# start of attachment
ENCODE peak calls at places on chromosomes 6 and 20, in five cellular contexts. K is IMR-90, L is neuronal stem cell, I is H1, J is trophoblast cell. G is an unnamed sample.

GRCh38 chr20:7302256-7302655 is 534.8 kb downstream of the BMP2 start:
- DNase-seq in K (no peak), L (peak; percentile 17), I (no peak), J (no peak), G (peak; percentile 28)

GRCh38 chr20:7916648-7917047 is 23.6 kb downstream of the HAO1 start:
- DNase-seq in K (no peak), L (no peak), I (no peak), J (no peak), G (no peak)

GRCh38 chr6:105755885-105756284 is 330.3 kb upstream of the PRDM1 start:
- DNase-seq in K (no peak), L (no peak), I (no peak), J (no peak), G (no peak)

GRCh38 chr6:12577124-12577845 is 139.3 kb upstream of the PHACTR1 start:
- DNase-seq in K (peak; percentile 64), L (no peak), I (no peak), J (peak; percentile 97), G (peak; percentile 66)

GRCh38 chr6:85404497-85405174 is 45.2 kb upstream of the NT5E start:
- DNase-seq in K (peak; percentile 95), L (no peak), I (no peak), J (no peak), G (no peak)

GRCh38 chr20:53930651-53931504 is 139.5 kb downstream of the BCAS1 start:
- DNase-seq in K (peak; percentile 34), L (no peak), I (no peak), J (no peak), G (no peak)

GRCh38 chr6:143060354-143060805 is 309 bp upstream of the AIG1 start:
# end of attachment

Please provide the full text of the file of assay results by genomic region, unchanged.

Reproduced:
ENCODE peak calls at places on chromosomes 6 and 20, in five cellular contexts. K is IMR-90, L is neuronal stem cell, I is H1, J is trophoblast cell. G is an unnamed sample.

GRCh38 chr20:7302256-7302655 is 534.8 kb downstream of the BMP2 start:
- DNase-seq in K (no peak), L (peak; percentile 17), I (no peak), J (no peak), G (peak; percentile 28)

GRCh38 chr20:7916648-7917047 is 23.6 kb downstream of the HAO1 start:
- DNase-seq in K (no peak), L (no peak), I (no peak), J (no peak), G (no peak)

GRCh38 chr6:105755885-105756284 is 330.3 kb upstream of the PRDM1 start:
- DNase-seq in K (no peak), L (no peak), I (no peak), J (no peak), G (no peak)

GRCh38 chr6:12577124-12577845 is 139.3 kb upstream of the PHACTR1 start:
- DNase-seq in K (peak; percentile 64), L (no peak), I (no peak), J (peak; percentile 97), G (peak; percentile 66)

GRCh38 chr6:85404497-85405174 is 45.2 kb upstream of the NT5E start:
- DNase-seq in K (peak; percentile 95), L (no peak), I (no peak), J (no peak), G (no peak)

GRCh38 chr20:53930651-53931504 is 139.5 kb downstream of the BCAS1 start:
- DNase-seq in K (peak; percentile 34), L (no peak), I (no peak), J (no peak), G (no peak)

GRCh38 chr6:143060354-143060805 is 309 bp upstream of the AIG1 start: